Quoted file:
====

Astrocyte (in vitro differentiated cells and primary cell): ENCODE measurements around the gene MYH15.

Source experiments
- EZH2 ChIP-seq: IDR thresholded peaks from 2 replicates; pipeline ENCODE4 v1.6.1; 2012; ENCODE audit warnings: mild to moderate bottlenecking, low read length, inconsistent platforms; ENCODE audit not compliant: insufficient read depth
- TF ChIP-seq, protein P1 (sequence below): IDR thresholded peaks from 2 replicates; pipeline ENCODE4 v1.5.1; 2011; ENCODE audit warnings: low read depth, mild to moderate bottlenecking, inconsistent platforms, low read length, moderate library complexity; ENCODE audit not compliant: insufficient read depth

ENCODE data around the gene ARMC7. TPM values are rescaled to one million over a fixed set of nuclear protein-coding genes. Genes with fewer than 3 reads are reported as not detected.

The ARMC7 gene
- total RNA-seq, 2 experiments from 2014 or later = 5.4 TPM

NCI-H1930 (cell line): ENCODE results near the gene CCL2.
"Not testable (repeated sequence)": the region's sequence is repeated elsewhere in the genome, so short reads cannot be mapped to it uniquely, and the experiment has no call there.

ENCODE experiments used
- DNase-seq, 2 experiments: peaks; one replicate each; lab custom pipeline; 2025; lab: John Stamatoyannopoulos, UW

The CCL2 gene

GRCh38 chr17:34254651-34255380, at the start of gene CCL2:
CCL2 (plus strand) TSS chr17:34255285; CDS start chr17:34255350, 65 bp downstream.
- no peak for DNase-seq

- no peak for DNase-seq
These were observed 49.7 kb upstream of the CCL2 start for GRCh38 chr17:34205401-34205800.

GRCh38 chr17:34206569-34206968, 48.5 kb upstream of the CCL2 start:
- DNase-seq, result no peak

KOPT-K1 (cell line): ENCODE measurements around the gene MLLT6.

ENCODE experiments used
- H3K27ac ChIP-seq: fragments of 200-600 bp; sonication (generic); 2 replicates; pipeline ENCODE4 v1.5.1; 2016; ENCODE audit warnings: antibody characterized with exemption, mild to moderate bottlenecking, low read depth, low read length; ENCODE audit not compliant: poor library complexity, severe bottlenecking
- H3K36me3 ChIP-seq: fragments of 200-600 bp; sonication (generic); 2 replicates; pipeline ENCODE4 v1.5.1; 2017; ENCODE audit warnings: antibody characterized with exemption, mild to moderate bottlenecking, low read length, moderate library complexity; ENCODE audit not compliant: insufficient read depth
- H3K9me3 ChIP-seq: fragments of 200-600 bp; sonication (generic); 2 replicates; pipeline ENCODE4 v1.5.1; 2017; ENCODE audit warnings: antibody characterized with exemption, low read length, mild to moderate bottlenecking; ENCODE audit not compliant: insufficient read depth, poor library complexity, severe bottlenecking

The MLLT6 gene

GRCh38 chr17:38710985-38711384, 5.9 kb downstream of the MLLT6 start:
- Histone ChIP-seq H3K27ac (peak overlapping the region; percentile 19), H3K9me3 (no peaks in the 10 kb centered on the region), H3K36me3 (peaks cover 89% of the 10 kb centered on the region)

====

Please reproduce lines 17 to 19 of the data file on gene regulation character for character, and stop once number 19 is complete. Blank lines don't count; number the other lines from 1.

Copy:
These were observed 49.7 kb upstream of the CCL2 start for GRCh38 chr17:34205401-34205800.

GRCh38 chr17:34206569-34206968, 48.5 kb upstream of the CCL2 start:
- DNase-seq, result no peak